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A New Song (for Holy Innocents' Day)
Why, when heaven is yet ringing with the bright message of peace, does the wailing of Ramah, of Bethlehem, shriek in upon it with discordant jar? Perhaps the words of today's Epistle may suggest our attitude while feeling after the teaching of the Holy Spirit on this festival.
The Apostle in his vision is contemplating a great company standing with the Lamb on Mount Zion, worshipping before the throne, and from that throne proceeds a voice as of many waters, and the voice of a great thunder.
I. It may be that the Teaching of Holy Innocents' Day is part of the New Song of the Church which comes forth from the throne of God. For it is the song of infant wailing, an inarticulate cry, the song of those 'whose only language is a cry,' a cry of pain, of anguish, and of misery. All who came near Christ more or less suffered by approaching Him, just as if earthly trouble and pain went out of Him, as some precious virtue, for the good of their soul. Surely this is part of the new song of Holy Innocents' Day, the true meaning of suffering in the economy of the world.
II. The Song that Mounts up before the Throne Today is also a Song without Words. It tells of no great achievements, no mighty actions. It tells of nameless fame, of passionless renown, of the glorious blessing of innocency as one of the choicest treasures of heaven. There is no other strain like it. Imperfection mingles with the song and the glory of the greatest martyrs. But they are without fault before the throne of God. The honour bestowed on little children the honour which belongs to innocency is another distinguishing mark of Christianity, the new song which the Church has tried to learn. Is the Holy Innocents' Day put there simply to daunt us, and to kindle remorse, and aggravate our loss? No, we can in a sense make ourselves young again. We can go straight to our Father's home, and ask Him to teach us even in this weary world, 'Lord, what wouldst Thou have me to do?'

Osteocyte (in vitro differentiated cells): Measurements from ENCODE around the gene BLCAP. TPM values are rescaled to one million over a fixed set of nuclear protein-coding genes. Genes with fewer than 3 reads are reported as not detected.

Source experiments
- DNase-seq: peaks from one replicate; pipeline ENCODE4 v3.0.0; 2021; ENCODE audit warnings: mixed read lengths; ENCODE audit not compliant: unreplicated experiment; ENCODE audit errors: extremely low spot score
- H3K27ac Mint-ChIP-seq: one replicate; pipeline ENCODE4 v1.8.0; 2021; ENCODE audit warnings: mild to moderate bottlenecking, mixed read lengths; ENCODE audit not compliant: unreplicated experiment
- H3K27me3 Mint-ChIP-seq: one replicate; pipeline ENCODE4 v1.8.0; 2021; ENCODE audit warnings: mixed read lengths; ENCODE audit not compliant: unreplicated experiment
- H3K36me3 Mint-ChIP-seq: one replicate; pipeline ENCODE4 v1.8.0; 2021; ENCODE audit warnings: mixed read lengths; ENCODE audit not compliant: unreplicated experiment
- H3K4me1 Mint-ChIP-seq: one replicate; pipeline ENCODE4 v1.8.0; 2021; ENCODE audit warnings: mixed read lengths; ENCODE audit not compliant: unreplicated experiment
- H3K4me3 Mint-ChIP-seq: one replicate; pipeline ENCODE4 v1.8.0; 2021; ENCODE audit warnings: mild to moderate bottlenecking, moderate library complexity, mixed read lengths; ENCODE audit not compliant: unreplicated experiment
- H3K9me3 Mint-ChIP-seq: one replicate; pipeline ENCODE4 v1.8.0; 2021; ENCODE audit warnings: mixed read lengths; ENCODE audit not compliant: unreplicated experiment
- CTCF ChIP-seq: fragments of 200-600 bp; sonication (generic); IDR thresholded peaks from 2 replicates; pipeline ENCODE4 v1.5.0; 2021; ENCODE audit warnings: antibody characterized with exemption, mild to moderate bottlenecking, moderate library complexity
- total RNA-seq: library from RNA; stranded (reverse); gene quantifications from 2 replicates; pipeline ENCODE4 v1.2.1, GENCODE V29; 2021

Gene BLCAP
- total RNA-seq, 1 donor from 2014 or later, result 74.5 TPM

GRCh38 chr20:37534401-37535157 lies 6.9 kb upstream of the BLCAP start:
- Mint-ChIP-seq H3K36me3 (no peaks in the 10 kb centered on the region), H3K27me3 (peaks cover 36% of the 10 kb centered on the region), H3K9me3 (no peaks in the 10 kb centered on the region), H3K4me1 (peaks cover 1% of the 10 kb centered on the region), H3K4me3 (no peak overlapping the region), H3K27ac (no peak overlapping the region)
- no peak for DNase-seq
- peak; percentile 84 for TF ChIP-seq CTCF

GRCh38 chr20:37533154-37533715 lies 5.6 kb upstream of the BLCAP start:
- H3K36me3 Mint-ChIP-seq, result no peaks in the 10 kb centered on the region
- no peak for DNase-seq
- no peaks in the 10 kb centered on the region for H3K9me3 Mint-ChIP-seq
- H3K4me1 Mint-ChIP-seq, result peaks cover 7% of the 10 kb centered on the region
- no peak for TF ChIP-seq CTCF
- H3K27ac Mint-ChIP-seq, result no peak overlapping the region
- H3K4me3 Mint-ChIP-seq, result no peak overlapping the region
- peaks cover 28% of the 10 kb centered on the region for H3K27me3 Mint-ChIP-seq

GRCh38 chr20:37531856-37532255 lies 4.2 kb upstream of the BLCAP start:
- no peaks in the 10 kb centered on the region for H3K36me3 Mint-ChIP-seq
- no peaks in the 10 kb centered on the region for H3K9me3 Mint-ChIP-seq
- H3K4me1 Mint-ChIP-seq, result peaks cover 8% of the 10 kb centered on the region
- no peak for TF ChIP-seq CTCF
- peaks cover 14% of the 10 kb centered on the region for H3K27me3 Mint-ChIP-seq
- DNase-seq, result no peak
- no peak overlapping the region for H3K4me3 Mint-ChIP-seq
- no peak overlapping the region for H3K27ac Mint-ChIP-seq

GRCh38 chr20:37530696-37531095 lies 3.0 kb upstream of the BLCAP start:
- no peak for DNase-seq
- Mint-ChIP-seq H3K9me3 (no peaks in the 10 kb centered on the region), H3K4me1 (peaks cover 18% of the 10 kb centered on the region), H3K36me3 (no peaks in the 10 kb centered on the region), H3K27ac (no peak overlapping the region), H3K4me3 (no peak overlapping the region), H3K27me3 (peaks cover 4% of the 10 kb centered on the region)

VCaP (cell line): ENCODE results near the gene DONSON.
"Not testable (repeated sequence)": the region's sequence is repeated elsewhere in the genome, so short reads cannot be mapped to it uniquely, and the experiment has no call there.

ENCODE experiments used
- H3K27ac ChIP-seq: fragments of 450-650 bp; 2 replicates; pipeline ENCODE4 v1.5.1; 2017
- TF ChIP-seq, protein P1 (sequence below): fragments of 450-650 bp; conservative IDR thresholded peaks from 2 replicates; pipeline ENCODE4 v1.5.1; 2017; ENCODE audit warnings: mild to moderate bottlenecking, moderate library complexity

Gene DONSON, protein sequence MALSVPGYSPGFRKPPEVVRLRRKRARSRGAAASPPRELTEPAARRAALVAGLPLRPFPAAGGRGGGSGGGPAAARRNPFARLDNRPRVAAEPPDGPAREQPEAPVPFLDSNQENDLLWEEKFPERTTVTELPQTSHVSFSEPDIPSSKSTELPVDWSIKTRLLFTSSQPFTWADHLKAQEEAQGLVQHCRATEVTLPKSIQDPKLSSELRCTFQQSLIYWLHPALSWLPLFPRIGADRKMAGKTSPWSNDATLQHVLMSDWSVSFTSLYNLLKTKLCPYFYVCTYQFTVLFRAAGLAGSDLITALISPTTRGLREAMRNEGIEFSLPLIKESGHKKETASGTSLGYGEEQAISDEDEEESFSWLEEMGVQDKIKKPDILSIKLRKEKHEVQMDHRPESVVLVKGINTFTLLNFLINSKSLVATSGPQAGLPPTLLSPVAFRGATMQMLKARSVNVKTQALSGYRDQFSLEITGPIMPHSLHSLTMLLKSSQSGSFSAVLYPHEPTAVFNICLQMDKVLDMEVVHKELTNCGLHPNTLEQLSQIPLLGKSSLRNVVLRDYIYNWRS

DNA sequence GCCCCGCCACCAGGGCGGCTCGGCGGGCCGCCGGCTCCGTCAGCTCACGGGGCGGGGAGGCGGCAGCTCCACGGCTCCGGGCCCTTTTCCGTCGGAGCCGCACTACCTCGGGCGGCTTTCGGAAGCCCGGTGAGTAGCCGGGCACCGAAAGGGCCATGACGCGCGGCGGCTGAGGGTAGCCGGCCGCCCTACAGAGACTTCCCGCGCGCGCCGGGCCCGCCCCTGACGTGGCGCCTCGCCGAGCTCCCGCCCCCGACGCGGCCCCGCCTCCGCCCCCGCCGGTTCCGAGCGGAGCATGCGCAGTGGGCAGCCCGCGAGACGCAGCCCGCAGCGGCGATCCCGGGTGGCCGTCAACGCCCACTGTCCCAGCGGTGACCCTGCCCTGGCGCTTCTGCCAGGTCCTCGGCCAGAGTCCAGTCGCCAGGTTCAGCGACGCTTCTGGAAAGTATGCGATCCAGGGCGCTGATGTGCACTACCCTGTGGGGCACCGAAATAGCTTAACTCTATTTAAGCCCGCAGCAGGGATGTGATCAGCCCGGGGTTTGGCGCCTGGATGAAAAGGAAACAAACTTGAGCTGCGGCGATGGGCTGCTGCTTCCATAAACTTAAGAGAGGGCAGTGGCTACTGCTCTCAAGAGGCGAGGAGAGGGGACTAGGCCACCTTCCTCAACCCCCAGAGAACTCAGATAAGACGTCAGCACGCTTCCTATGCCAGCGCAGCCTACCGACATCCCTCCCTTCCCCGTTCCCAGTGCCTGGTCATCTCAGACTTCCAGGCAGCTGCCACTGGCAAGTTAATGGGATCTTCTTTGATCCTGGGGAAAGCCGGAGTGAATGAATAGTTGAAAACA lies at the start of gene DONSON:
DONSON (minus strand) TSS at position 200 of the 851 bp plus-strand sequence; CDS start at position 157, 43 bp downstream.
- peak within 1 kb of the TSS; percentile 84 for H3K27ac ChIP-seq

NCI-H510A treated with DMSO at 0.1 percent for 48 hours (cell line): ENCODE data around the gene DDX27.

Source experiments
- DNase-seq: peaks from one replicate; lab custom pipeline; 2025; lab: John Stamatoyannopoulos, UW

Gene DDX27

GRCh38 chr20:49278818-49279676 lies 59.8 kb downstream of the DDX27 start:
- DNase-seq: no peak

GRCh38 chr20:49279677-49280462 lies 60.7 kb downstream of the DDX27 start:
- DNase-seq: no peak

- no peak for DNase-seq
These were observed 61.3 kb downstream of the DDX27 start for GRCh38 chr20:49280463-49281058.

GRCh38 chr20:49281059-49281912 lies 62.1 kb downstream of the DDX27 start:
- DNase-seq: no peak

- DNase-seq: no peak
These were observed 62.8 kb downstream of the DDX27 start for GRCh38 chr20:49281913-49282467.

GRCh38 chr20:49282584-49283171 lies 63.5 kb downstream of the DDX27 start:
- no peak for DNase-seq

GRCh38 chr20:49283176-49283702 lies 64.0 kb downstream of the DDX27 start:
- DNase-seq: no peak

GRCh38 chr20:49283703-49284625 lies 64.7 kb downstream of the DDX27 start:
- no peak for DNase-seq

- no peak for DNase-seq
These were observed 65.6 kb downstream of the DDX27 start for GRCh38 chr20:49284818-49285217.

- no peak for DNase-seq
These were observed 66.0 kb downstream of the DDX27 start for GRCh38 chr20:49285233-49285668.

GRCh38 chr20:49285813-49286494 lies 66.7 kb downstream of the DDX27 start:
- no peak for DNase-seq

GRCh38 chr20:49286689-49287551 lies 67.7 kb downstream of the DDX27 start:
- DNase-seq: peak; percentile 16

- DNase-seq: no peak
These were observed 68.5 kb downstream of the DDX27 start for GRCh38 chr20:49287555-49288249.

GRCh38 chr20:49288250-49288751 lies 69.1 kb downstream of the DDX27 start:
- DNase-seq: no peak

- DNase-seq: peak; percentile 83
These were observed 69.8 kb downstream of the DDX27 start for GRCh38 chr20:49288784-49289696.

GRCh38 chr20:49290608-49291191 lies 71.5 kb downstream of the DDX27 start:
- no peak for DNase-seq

What a blessing it is that there are things so good and delightful that no repetition of them can convert them into bores! Were there not some such things, eternity would be but a melancholy prospect for us. The song of heaven is called a new song, although I suppose its elements must always be the same, to express its unwearying nature. The affections are always new.
Erskine of Linlathen, in a letter to his sister.
References. XIV. 3. H. Woodcock, Sermon Outlines (1st Series), p. 45. Bishop Wilberforce, Sermons, p. 169. Expositor (5th Series), vol. viii. p. 463; ibid. vol. x. p. 153.
Christmas Day is followed by three other holy days: St. Stephen, St. John, and the Innocents. Now, why is this? Why are these three holy days put thus close together, and made to follow immediately after Christmas? And why, of all the New Testament Saints, should these three be chosen to be, as it were, the train of followers appointed to wait on the Saviour at His Birth?